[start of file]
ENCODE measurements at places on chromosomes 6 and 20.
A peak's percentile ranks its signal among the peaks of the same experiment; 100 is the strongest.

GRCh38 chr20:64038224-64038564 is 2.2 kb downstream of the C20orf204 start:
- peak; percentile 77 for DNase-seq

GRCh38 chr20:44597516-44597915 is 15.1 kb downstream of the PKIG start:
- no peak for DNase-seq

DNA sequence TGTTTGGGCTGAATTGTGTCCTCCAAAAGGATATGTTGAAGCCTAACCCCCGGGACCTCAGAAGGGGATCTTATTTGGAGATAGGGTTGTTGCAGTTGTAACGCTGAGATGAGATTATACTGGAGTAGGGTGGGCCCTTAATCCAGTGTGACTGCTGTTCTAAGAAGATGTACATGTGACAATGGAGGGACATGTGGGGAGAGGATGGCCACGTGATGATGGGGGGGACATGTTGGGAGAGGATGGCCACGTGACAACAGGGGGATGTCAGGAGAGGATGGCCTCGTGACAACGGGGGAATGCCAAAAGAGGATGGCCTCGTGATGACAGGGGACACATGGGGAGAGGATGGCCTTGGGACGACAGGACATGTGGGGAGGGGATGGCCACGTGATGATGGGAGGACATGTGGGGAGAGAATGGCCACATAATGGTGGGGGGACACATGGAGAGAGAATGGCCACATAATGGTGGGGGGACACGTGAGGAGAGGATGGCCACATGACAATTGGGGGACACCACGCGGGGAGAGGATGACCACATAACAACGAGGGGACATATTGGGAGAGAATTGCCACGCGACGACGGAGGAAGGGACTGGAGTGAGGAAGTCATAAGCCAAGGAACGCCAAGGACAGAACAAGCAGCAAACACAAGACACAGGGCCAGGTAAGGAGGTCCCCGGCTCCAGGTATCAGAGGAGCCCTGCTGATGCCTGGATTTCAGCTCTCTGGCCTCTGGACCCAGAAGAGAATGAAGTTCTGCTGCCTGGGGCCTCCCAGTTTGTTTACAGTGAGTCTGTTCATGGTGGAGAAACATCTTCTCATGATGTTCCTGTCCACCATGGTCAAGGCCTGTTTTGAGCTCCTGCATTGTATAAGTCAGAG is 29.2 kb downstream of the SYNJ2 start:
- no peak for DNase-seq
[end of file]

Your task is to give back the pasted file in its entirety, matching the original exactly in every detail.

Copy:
ENCODE measurements at places on chromosomes 6 and 20.
A peak's percentile ranks its signal among the peaks of the same experiment; 100 is the strongest.

GRCh38 chr20:64038224-64038564 is 2.2 kb downstream of the C20orf204 start:
- peak; percentile 77 for DNase-seq

GRCh38 chr20:44597516-44597915 is 15.1 kb downstream of the PKIG start:
- no peak for DNase-seq

DNA sequence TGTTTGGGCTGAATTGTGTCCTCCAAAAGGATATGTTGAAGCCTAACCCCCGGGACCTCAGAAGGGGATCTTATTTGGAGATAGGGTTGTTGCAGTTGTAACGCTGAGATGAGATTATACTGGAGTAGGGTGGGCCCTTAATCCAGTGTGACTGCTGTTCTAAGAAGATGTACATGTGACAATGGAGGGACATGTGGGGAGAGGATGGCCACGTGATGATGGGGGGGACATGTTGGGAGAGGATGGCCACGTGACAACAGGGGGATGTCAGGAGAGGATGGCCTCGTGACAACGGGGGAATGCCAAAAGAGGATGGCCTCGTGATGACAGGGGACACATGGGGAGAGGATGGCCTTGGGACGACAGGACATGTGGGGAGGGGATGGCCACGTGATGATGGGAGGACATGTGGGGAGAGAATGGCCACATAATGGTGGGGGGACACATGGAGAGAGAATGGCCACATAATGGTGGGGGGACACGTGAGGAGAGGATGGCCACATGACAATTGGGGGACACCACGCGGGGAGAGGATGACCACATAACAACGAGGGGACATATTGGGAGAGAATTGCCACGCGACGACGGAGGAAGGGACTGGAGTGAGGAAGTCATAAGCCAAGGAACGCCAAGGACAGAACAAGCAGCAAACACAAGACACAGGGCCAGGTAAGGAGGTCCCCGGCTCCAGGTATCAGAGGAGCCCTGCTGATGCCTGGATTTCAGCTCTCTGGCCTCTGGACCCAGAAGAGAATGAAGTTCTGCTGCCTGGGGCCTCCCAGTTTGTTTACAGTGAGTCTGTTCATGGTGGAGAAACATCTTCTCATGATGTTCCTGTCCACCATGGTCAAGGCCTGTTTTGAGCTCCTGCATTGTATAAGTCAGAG is 29.2 kb downstream of the SYNJ2 start:
- no peak for DNase-seq